e-Literate is a weblog about educational technology and related topics that is co-published by Michael Feldstein and Phil Hill, who are also partners at MindWires, an educational technology analyst and consulting firm. It covers a broad range of topics related to trends in education—particularly teaching and learning in higher education—that are impacted by technology.
e-Literate features authors that have been carefully hand picked by Michael and Phil. These are always people whom they learn from and find personally interesting. The views that guest authors publish are solely their own and do not represent any sort of unified editorial position of e-Literate.
In many cases, guest blogging invitations are open, meaning that the guest bloggers are free to submit future posts when they wish on whatever topics they wish. Bloggers with open invitations are referred to as “featured bloggers” and have their own bio pages on the site in the “About the Authors” menu.
Guest blogging is by invitation only. Email requests to submit guest posts will be ignored.
All e-Literate authors retain copyright to their own works. Michael Feldstein does not claim copyright over any works published on e-Literate other than those he has authored. However, by publishing their content on e-Literate, the authors agree to release their works under a Creative Commons Attribution license. Any republication of e-Literate content must give attribution to the authors.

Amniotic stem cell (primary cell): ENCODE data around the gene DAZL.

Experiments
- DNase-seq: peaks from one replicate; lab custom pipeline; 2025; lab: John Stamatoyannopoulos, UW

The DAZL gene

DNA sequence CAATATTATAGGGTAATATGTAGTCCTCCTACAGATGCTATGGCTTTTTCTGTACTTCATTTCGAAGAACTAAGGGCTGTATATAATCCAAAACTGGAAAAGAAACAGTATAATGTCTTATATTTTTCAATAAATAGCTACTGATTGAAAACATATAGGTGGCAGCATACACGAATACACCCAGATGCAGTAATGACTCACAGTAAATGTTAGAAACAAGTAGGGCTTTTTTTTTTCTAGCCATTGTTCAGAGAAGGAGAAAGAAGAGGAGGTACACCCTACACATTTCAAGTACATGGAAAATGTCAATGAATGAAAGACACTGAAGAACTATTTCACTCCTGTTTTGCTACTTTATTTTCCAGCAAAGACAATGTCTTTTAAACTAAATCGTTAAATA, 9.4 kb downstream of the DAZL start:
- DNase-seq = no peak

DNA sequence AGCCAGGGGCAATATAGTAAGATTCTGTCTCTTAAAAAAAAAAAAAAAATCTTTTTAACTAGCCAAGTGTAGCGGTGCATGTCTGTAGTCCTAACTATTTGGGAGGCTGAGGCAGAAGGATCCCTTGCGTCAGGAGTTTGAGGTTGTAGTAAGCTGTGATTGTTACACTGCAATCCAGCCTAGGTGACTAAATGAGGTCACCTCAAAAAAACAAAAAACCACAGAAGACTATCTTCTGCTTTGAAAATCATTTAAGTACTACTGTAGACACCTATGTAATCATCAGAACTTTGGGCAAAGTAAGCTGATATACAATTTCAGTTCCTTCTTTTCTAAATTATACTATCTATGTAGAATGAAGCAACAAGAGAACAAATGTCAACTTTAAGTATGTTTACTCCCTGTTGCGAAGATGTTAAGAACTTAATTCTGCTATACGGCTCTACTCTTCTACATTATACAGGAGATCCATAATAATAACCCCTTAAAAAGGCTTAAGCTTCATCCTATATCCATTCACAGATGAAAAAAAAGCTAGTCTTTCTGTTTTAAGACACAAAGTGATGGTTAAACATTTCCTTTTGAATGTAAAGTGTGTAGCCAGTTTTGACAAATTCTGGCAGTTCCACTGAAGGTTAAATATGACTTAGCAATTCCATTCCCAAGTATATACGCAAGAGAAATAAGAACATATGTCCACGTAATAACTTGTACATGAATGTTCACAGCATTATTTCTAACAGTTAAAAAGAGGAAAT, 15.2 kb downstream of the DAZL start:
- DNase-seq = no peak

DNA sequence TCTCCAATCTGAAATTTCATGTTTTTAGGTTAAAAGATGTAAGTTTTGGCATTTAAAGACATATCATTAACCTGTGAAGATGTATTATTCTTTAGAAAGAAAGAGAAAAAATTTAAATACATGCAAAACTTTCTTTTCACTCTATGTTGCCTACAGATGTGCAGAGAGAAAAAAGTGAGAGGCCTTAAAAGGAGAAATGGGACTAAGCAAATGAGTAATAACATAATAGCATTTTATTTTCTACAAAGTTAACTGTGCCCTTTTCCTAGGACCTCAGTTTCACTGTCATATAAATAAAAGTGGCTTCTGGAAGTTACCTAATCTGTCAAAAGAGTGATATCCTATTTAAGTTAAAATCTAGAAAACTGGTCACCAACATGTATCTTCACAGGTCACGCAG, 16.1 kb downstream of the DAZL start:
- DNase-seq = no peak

Right now, e-Literate does not accept advertisements. Requests to place ads on e-Literate will be ignored.
e-Literate occasionally does product reviews. However, we do not promise to review your product or even to respond to your email request to be reviewed. You’re welcome to ask.
Miscellaneous Requests for Help and Information
This blog has been created out of a desire to help fellow travelers in the world of educational technology. Individual requests for help or information will be taken seriously. However, not all requests for help can be accommodated or even answered. Your request is more likely to be answered if it is polite and provides some context.
Comments are invited but should be topical and civil. If your comment is judged inappropriate or offensive, it will be deleted. Commenters who are suspected of using fake names to preserve anonymity will be held to a significantly higher standard than those who use their real names. Comments made using fake email addresses will be deleted regardless of content, without exception.